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Asia

Global warming could cause malaria to spread

There are increasing signs in many of parts of Asia that malaria parasites are becoming more resistant to drugs that until now have been extremely effective. The World Health Organization has stepped up its research.

Malaria is a mosquito-borne infectious disease

Malaria is a mosquito-borne infectious disease

Global warming – and the consequent change in weather and rainfall patterns – is complicating matters for the World Health Organization in its fight against malaria in Asia.

The countries which are most at risk in the Asia-Pacific region are India, Myanmar, Bangladesh and Indonesia.

According to World Health Organization figures, two million people are at risk of contracting the illness. Overall, Asia accounts for more than 60 percent of the global population risk.

Migrant workers on the Thai-Cambodian border where there are growing signs of drug-resistance

Migrant workers on the Thai-Cambodian border where there are growing signs of drug-resistance

Malaria parasite could spread

Increasingly extreme climate conditions are fueling fears the malaria parasite could spread. This was the topic of debate at a recent conference in Bangkok.

"Global warming is of course going to increase the conditions for mosquitoes to thrive." explained Dr Eva-Maria Christophel, a WHO official based in the Philippines.

"There is a lot of reason to worry," she said, explaining that the change in weather conditions could lead to the areas where malaria can thrive becoming larger.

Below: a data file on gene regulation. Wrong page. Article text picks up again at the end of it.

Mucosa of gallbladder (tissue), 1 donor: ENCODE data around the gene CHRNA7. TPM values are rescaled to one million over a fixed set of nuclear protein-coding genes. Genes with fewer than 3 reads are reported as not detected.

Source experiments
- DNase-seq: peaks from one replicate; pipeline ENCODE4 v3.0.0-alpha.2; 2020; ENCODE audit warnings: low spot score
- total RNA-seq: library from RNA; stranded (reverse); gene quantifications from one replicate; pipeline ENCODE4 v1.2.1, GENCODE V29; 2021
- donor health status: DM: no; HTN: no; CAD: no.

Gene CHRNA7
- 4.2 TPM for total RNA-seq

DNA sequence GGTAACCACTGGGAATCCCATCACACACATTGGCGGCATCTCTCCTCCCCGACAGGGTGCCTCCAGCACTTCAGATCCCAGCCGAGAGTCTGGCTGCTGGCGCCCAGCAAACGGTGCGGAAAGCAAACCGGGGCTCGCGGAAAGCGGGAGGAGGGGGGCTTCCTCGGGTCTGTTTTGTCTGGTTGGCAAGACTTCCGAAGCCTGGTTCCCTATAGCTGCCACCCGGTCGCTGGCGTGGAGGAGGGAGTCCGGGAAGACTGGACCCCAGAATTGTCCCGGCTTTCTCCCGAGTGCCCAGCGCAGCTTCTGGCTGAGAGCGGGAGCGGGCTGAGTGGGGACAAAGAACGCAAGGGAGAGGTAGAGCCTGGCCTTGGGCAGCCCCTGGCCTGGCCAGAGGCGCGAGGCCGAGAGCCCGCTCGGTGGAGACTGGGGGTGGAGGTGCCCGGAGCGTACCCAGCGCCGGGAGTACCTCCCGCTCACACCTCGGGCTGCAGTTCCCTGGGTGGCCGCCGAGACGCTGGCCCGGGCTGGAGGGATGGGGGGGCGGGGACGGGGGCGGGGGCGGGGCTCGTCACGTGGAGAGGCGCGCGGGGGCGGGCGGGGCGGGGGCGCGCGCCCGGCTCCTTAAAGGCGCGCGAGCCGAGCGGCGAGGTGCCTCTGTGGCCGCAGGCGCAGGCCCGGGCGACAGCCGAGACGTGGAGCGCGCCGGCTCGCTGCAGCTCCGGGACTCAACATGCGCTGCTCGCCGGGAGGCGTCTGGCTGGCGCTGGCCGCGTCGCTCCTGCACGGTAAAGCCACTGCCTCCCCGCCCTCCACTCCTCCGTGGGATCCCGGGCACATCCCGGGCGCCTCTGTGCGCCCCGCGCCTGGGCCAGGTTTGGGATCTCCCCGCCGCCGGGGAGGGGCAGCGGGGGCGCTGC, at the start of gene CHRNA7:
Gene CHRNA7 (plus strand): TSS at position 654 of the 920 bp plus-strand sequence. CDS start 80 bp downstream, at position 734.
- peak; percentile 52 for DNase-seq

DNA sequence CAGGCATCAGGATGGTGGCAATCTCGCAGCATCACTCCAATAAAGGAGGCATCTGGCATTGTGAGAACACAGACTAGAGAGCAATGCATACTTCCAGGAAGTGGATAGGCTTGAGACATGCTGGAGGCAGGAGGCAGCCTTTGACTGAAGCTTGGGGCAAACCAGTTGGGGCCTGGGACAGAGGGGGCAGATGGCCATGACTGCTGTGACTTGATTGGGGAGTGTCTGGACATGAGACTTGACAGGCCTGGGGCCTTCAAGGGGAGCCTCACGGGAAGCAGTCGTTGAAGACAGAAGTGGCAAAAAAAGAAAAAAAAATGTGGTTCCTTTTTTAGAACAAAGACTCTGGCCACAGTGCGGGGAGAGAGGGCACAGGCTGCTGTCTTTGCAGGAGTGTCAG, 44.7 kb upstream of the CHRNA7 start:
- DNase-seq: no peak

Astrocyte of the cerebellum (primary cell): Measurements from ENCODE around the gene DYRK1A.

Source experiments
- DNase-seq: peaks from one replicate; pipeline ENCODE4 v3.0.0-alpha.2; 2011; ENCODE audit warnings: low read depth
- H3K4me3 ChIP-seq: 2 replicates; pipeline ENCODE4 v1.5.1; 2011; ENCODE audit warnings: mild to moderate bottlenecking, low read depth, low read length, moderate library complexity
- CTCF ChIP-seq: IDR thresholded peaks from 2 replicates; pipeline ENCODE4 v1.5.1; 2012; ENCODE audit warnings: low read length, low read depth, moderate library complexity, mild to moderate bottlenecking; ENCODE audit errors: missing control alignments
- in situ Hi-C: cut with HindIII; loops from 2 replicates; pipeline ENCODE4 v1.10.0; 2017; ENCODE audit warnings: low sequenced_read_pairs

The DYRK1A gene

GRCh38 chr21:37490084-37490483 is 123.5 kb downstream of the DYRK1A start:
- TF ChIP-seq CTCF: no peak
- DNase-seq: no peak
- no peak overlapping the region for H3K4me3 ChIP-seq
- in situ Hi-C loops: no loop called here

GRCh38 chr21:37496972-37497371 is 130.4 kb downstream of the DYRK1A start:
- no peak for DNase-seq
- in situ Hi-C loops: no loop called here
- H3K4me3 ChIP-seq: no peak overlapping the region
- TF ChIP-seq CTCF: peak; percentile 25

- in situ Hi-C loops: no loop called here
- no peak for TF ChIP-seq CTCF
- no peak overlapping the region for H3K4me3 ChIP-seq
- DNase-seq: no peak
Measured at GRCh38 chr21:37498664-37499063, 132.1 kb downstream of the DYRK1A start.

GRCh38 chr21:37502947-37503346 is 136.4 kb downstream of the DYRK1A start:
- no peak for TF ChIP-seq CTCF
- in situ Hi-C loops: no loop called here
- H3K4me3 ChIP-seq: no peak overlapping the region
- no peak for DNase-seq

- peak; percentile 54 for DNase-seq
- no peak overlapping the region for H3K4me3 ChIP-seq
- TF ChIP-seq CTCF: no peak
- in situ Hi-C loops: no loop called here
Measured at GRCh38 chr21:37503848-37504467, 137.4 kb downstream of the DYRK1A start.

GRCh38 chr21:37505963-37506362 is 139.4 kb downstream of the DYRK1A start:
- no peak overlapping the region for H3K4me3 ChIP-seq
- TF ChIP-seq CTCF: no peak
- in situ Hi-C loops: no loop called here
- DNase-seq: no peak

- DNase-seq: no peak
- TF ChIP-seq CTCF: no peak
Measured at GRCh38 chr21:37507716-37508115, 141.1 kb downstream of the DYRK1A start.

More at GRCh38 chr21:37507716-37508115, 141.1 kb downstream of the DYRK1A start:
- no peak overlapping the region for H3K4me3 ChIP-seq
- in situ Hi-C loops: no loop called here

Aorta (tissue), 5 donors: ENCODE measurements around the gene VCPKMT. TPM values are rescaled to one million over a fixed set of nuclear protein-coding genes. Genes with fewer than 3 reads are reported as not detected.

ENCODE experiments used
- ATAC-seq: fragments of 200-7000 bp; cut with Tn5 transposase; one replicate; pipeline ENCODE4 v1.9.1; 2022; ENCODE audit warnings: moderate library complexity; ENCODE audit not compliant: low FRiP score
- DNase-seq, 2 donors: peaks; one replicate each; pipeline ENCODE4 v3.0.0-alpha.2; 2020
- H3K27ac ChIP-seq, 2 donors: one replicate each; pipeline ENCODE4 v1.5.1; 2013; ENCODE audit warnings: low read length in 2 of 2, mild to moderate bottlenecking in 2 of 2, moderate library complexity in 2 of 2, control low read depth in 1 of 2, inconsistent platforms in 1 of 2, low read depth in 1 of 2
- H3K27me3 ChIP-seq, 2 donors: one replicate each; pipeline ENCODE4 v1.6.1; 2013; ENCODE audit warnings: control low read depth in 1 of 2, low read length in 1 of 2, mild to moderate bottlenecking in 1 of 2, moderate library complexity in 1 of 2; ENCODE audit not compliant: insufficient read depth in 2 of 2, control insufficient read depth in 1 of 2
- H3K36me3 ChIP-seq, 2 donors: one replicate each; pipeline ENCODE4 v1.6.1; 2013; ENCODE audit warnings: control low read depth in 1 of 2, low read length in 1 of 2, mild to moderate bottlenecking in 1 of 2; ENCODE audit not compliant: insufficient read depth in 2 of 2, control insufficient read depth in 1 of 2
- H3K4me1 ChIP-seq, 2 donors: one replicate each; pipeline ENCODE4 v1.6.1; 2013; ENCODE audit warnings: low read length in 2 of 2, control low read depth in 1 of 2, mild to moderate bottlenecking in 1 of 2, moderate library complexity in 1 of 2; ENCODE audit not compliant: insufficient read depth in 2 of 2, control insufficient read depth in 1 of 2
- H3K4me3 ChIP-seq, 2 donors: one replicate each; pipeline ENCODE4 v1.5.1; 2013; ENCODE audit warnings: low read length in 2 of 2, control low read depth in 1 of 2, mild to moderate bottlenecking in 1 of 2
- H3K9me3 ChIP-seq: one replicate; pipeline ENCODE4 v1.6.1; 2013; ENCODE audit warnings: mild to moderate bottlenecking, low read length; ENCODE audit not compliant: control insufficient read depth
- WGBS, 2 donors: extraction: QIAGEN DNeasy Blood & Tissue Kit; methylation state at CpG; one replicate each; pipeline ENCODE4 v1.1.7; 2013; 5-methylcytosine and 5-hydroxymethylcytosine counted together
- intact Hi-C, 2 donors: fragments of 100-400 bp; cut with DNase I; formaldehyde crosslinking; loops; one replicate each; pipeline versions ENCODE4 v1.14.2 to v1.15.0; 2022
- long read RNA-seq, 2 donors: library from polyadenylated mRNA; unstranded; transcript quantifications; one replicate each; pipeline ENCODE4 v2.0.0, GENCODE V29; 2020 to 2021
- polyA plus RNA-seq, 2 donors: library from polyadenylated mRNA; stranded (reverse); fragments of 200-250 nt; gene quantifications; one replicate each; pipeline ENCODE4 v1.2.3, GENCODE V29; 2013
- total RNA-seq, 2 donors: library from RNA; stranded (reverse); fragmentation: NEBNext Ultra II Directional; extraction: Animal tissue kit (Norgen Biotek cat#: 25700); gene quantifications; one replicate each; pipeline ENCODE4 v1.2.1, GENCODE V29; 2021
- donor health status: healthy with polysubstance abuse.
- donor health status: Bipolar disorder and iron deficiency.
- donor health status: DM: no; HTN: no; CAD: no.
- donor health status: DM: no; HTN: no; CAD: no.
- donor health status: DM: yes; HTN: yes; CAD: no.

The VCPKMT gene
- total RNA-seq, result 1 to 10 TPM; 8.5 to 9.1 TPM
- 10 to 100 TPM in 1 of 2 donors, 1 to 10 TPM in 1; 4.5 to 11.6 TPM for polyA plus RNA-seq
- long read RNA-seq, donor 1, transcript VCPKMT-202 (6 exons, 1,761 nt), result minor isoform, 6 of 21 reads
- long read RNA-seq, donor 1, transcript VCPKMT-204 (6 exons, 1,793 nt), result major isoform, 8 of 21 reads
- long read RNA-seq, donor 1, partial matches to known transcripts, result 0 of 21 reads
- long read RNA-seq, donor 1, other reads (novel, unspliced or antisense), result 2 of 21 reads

Right now, a more pressing concern for the WHO is that there are increasing signs of growing drug resistance to malaria in parts of Cambodia, Thailand, Myanmar and Vietnam.

Increasing resistance to artemisinin-based drugs

In recent years, the main frontline treatment for malaria has been a combination drug based on artemisinin, which is derived from the sweet wormwood plant.

But in early 2009, the WHO confirmed several cases of resistance to this powerful combination drug on the Thai-Cambodian border. Recent studies have found that as many as 20 percent of malaria patients in Myanmar's border areas still have parasites in their blood after a normal course of treatment.

Malaria patients at a Cambodian hospital

Malaria patients at a Cambodian hospital

Clinical trials are currently being conducted to see whether artemisinin-resistant malaria is becoming even more widespread. The authorities are already working on containment measures in case this turns out to be critical.

Poor quality drugs on the market

Dr Charles Delacollette, from the Bangkok-based WHO Mekong Malaria Program, explained that the growing resistance was due in part to the poor quality of the drugs.

"The drugs are stored in very poor conditions and are becoming substandard. There are also counterfeit drugs for sale," he pointed out.

The authorities in China, Cambodia and Myanmar have recently stepped up their investigations and cracked down against "backyard" counterfeit drug makers.

Governments across the region are currently reviewing strategies for containing drug-resistant malaria, such as the distribution of insecticide-treated mosquito nets and free screening. The WHO has warned that millions could be exposed to a form of the disease which takes longer to treat.

Author: Ron Corben
Editor: Anne Thomas

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